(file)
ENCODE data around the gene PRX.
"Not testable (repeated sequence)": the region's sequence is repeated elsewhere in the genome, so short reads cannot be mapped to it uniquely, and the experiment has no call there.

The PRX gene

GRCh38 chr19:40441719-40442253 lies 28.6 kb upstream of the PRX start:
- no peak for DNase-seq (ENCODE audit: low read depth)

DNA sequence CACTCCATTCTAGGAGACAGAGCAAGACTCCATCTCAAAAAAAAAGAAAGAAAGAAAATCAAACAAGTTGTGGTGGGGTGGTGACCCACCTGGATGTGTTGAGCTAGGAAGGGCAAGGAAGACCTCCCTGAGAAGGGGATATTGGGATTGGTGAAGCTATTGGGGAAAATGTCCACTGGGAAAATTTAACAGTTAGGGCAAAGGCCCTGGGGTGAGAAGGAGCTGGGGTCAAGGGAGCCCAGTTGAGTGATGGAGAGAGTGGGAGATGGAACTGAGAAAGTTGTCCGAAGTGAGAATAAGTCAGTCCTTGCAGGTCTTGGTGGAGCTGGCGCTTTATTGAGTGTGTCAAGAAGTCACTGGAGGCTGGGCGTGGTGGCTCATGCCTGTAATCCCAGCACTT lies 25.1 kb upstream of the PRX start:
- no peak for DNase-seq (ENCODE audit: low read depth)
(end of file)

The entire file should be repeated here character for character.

ENCODE data around the gene PRX.
"Not testable (repeated sequence)": the region's sequence is repeated elsewhere in the genome, so short reads cannot be mapped to it uniquely, and the experiment has no call there.

The PRX gene

GRCh38 chr19:40441719-40442253 lies 28.6 kb upstream of the PRX start:
- no peak for DNase-seq (ENCODE audit: low read depth)

DNA sequence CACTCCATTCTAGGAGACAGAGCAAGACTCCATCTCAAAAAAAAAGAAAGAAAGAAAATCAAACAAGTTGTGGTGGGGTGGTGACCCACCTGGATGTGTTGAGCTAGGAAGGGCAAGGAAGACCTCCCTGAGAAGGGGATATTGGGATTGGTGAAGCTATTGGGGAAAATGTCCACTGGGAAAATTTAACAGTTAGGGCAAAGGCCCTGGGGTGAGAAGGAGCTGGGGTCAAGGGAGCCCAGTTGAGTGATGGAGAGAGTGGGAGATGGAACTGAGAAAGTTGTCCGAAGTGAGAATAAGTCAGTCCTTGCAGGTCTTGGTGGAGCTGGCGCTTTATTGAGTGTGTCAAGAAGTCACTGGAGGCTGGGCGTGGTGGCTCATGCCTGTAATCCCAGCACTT lies 25.1 kb upstream of the PRX start:
- no peak for DNase-seq (ENCODE audit: low read depth)